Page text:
Mar 312009
 

I must have changed my password to my email server a LONG time ago, prostate because it has been ages since I have been getting emails from my blog.

I finally took time to look into this and have reconfigured it to send me emails again.

If there are any unanswered emails out there, please let me know and I will answer them.

 

Sorry, as I do really want to hear from you!

Mar 302009
 

I ran a file that had a null character in it, health and this is the error that I received:

<?xml version=”1.0″?>
<Result State=”FAILED”>
    <Error>
        <HResult>0xC00CEE2B</HResult>
        <Description>
            <![CDATA[Illegal xml character.
            ]]>
        </Description>
        <Source>XML SAX Parser</Source>
        <Type>FATAL</Type>
    </Error>
</Result>

Mar 252009
 

I’ve many times needed to find a value within an entire database.

Here’s a stored procedure that accomplishes that.

CREATE PROCEDURE [dbo].[FindMatchingValueInAnyTable]
(
    @Value VARCHAR(64)
)
AS
BEGIN
    DECLARE @sql VARCHAR(MAX)
    DECLARE @TableName VARCHAR(64)
    DECLARE @ColumnName VARCHAR(64)
    CREATE TABLE #Results
    (
        TableName VARCHAR(64)
    ,    ColumnName VARCHAR(64)
    )
    DECLARE TABLES CURSOR
    FOR
    SELECT
        o.name
    ,    c.name
    FROM syscolumns c
    INNER JOIN sysobjects o
    ON c.id = o.id
    WHERE o.type = ‘U’
    AND c.xtype IN (167, 175, 231, 239)
    ORDER BY
        o.name
    ,    c.name
    OPEN TABLES
    FETCH NEXT FROM TABLES
    INTO @TableName
    ,    @ColumnName
    WHILE @@FETCH_STATUS = 0
    BEGIN
        SET @sql = ‘IF EXISTS(SELECT NULL FROM [‘ + @TableName + ‘] ‘
        SET @sql = @sql + ‘WHERE RTRIM(LTRIM([‘ + @ColumnName + ‘])) LIKE ”%’ + @value + ‘%”) ‘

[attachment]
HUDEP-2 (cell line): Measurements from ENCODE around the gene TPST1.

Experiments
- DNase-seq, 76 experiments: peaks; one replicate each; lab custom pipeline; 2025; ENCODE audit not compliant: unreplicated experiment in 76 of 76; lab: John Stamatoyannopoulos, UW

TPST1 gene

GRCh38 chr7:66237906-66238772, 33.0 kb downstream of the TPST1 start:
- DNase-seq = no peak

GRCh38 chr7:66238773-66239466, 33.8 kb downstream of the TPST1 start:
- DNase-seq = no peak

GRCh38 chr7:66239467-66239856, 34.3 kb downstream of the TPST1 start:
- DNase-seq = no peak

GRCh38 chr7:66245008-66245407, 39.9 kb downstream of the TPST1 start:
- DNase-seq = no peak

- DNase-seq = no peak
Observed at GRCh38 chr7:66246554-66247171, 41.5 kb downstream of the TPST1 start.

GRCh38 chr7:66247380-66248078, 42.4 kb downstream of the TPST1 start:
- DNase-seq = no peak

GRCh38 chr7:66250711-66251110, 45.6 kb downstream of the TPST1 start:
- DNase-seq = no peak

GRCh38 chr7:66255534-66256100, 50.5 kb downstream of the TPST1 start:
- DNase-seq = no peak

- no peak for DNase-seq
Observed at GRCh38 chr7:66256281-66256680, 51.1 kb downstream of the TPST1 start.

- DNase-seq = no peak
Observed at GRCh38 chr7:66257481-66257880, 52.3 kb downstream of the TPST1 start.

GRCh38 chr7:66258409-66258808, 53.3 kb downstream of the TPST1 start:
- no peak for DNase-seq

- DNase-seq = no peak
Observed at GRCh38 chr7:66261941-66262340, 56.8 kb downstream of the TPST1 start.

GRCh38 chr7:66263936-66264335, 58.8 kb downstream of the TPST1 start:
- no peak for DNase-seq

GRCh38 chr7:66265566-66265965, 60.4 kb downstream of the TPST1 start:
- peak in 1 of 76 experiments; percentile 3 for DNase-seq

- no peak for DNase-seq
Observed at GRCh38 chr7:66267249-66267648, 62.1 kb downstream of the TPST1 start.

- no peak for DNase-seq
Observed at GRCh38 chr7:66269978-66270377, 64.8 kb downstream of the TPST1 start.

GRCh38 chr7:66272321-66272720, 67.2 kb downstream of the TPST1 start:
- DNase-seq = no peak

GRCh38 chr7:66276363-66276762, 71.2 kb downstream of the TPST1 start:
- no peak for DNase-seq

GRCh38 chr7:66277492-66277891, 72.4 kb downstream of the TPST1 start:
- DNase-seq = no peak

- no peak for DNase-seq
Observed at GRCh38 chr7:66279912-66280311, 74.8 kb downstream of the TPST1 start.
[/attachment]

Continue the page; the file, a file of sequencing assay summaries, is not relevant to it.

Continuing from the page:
SET @sql = @sql + ‘INSERT INTO #Results ( TableName, ColumnName ) VALUES (”’ + @TableName + ”’, ”’
        SET @sql = @sql + @ColumnName + ”’)’
        EXEC(@sql)
    FETCH NEXT FROM TABLES
    INTO @TableName
    ,    @ColumnName
    END
    CLOSE TABLES
    DEALLOCATE TABLES
    SELECT *
    FROM #Results
    DROP TABLE #Results
END

Mar 232009
 

I was attempting to debug a stored procedure that calls CLR functions (however this story can be told for any CLR object) and the debugger would simply hang.

There are two steps to get around this issue:

First is to disable and re-enable CLR debugging. To do this, vcialis 40mg in Visual Studio right click the SQL Server and uncheck the Allow SQL/CLR Debugging line.

Allow SQL CLR Debugging

Then re enable it, cure where you will see the following dialog where you should press Yes.

Managed Threads Dialog

The second step is to disable affinity for multiple cpu machines.

In SQL Management Studio, right click the server in the tree, and go to properties. There click on the Processors, Uncheck the Automatically set processor affinity mask for all processors:

affinity

This worked for me. I am wondering if there is a hotfix for this?

Mar 202009
 

I wanted to get all of the rows that were time stamped today from a table that has a datetime column.

Here is the query that I used:

SELECT COUNT(*) AS [Today's File Count] FROM dbo.Envelope WHERE (CONVERT(varchar, entry, 101) = CONVERT(varchar, GETDATE(), 101))

Mar 172009
 
^ The pattern has to appear at the beginning of a string. ^cat matches any string that begins with cat
$ The pattern has to appear at the end of a string. cat$ matches any string that ends with cat
. Matches any character. cat. matches catT and cat2 but not catty
[] Bracket expression. Matches one of any characters enclosed. gr[ae]y matches gray or grey
[^] Negates a bracket expression. Matches one of any characters EXCEPT those enclosed. 1[^02] matches 13 but not 10 or 12
[-] Range. Matches any characters within the range. [1-9] matches any single digit EXCEPT 0
? Preceeding item must match one or zero times. colou?r matches color or colour but not colouur
+ Preceeding item must match one or more times. be+ matches be or bee but not b
* Preceeding item must match zero or more times. be* matches b or be or beeeeeeeeee